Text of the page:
Do Solar Panels Work in the Winter?
A cold climate does not stop power generation from solar panels. Solar cells thrive in cold-weather states during the winter. But power production is generally lower during the winter compared to summer due to shorter days. Solar panels need sunlight, not heat, to produce energy. They make electricity even in sub-freezing temperatures as long as they face the sunshine. If solar panels perform poorly in cold and snowy regions, it is only due to their quality and installation. Weather elements during the winter do not reduce the quality, efficiency, and durability of solar cells. They have proven to work more efficiently at colder temperatures than during hot summer days.
For example, Massachusetts gets 197 sunny days on average, while there are 240 days of sunshine in Texas. Despite the colder climate in Massachusetts relative to sunnier states in the Southwest, it ranks eighth in the top ten solar states in the U.S. The Bay State currently has 3,380.6 megawatts (MW) of installed solar capacity, enough to power 552,186 homes. So, the gloomy weather in New England does not seem to dampen the solar energy generation there.
Does snow on solar panels stop electricity generation?
No. The presence of snow on solar panels does not stop electricity generation because solar manufacturers design their products to withstand different climates and weather elements, including snow, wind, hail, and rain. They test their panels for durability, quality, and efficiency before selling them. PV solar panels generate power in snowy and cold geographical areas of the U.S. The sun’s ultraviolet rays can reach solar panels through a thin layer of snow and continue producing electricity. Wind can quickly clear off light snow accumulation. But heavy snowfall can reduce power generation, at least, until the snow comes off from the panels. Rooftop solar energy systems are typically installed south-faced at a 30-45-degree tilt, which can help snow move down from the panels. PV solar cells also benefit from snow because it binds with dust and dirt and removes them from their surface as snow melts and boosts their efficiency. Dirt and dust are the most common culprits of reduced power generation of solar energy systems.
How to keep snow off solar panels?
It is best to wait for a heavy snowfall to slide off on its own instead of removing it because there is some risk of scraping and damaging rooftop solar arrays during snow removal. But if the snowfall is heavy and it takes too long for it to fall on its own, it is advisable to hire specialized solar snow removers who know how to work at height and use safe tools to get rid of snow.
- If you want to remove snow from solar panels on your own, one of the common ways to do it is using a roof rake with a soft head. Do not use a metal rake to clean the snow from the panels because it will scratch and damage their surface.
- Another option is using warm air to help the snow melt, for example, by attaching long plastic air hoses or plastic piping, such as PVC pipes, to a leaf blower.
- Yet another method is washing the snow down with a garden hose to help it melt down faster. However, applying this approach in temperatures below freezing may increase the risk of turning water into ice.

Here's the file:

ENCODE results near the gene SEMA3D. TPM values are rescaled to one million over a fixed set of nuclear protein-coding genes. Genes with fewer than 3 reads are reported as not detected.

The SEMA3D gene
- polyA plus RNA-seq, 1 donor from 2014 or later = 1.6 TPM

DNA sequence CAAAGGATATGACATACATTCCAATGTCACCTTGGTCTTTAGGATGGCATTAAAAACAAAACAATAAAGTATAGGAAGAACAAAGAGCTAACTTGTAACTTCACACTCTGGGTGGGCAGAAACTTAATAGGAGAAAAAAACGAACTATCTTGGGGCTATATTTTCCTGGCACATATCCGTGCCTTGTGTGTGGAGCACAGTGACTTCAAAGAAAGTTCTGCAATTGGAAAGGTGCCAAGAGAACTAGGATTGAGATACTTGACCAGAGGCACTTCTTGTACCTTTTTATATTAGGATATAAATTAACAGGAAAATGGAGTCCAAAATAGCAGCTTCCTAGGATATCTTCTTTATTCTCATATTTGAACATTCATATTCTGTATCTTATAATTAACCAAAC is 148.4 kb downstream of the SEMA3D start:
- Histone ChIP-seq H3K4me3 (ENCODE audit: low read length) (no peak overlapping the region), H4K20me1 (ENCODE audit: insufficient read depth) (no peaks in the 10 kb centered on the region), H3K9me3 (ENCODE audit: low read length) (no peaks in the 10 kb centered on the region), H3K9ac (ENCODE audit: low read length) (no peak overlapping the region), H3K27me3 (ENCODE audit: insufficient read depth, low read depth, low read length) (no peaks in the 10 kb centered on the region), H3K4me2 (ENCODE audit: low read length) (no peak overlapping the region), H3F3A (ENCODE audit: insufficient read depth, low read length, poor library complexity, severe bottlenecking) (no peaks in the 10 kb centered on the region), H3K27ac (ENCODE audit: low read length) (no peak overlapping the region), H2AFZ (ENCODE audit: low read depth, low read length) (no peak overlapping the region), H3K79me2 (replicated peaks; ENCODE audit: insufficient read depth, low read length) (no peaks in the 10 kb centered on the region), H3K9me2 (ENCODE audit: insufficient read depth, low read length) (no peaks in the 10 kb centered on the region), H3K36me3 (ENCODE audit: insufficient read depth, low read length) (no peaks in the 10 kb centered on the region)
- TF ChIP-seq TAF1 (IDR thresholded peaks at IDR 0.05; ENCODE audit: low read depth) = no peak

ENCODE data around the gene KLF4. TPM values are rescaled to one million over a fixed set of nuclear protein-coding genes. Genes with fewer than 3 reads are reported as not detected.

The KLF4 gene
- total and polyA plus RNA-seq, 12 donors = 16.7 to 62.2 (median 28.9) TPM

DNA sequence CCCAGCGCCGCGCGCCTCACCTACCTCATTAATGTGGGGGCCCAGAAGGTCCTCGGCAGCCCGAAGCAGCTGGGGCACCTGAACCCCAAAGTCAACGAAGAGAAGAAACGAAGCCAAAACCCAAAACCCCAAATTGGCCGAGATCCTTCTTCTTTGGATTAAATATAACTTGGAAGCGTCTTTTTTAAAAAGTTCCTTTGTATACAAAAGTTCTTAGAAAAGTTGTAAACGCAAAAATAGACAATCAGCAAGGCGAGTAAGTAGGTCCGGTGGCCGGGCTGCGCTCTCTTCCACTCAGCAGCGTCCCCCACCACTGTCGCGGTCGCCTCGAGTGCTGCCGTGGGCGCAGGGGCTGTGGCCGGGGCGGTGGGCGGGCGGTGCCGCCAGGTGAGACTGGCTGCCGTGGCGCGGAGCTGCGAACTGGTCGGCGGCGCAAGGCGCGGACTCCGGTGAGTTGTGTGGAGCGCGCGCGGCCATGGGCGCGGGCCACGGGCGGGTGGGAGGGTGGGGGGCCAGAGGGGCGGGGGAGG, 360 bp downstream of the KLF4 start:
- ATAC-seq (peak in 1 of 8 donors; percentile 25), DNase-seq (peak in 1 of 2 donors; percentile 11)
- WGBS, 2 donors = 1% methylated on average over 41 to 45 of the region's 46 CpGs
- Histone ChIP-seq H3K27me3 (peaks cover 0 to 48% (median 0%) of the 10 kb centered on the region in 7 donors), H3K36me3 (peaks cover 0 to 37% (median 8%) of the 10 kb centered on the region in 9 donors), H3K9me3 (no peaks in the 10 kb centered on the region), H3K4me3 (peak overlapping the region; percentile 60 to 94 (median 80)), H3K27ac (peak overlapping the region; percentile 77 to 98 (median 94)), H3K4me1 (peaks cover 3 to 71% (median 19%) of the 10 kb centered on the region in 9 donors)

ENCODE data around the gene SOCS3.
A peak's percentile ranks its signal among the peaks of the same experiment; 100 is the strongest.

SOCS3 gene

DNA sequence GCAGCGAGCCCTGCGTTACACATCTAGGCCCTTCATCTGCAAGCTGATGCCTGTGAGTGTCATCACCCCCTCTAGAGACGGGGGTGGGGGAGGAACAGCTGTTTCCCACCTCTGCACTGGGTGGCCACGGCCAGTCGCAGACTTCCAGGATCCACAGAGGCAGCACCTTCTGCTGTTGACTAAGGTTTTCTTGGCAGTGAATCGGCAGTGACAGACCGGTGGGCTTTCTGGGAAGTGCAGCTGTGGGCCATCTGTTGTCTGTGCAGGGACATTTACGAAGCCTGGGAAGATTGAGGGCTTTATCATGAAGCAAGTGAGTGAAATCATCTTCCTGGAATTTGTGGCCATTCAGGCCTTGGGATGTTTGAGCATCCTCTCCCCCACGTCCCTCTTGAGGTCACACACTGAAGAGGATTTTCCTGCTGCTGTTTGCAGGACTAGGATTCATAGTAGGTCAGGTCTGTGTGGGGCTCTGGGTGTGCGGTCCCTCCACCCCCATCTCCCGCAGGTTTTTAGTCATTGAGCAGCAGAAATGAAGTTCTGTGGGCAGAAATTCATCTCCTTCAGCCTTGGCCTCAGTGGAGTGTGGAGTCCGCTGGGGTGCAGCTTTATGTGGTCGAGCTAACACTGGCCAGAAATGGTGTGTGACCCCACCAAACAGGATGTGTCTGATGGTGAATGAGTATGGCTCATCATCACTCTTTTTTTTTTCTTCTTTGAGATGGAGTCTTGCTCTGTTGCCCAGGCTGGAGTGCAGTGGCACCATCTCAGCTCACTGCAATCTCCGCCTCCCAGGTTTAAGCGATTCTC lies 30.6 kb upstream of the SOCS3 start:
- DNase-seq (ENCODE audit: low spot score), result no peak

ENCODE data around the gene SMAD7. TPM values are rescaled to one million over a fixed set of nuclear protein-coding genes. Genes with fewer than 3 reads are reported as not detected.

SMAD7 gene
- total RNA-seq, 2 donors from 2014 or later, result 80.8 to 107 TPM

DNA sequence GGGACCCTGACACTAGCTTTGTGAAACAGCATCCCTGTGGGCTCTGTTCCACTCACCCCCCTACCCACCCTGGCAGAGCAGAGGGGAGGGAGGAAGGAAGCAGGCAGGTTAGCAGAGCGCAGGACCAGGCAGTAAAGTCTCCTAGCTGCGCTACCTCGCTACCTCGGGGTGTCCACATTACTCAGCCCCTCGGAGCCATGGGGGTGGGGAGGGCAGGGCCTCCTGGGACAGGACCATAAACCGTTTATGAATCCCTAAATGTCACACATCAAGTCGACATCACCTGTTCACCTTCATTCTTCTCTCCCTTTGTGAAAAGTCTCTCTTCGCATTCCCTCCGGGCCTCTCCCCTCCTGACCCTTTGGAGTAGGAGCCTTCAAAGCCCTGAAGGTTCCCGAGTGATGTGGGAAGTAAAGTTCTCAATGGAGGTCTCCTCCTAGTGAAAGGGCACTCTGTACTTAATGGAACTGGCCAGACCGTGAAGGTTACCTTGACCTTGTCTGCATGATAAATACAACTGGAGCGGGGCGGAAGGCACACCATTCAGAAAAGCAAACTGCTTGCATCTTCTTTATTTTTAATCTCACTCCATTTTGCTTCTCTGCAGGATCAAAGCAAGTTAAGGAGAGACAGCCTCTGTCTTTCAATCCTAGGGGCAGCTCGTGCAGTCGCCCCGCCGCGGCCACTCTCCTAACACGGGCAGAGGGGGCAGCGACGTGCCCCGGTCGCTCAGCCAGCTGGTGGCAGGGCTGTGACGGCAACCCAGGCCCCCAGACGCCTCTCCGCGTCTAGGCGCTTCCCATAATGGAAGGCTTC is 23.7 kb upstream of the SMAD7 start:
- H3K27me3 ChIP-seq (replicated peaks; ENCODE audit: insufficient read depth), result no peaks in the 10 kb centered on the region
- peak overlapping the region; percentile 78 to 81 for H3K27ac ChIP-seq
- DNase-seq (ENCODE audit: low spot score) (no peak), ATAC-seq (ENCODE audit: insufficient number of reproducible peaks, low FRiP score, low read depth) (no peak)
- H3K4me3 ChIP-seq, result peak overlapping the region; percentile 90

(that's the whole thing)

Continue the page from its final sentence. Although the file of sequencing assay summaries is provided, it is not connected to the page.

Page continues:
Can solar panels freeze?
Not all solar panels are created equally. Cheap solar panels will lose their efficiency faster than better quality ones. Some solar systems may freeze when snow melts and temperatures fall below freezing. Such conditions may cause cracking and fracturing of some panels. Many solar manufacturers build them to work and generate power under extreme weather conditions and low temperatures, some even as low as -4 degrees Fahrenheit (-20 degrees Celsius). Solar panels and their components undergo rigorous testing for the weight of snow and freezing temperatures before they are sold and deployed. It is essential to consult with a solar energy professional to choose suitable panels for your climate conditions.
What is the solar power output in cold-weather states?
Yes, solar panels work in cold-weather states. Solar panels are widely popular in some of the coldest areas of the U.S., such as New England, including Massachusetts, New Hampshire, Vermont, Maine, Connecticut, and Rhode Island. These states have over 209,000 PV solar panels with a cumulative generating capacity of around 4,000 megawatts. They have proven that not only can they generate solar energy, but their solar output has not lagged behind sunnier and warmer states. According to the ISO New England, a regional electricity transmission organization, existing solar installations in this region have cut the amount of electricity that the regional electricity system would have typically supplied.
How to take care of solar panels during the winter
Solar panels do not need much maintenance. Usually, snow moves away faster from the surface of solar panels than from the rest of the roof. Solar experts advise exercising patience and letting the snow melt and slide off solar panels on its own. Precipitation, such as snow and heavy rain, is good for solar panels since they clear away dirt and dust, improve efficiency, and increase power generation.
Winter and cold weather do not stop solar panels from generating electricity. You can be confident of the long-term return on investment from solar power systems no matter where you are located. If you think they are right for you, find more information here on all things solar.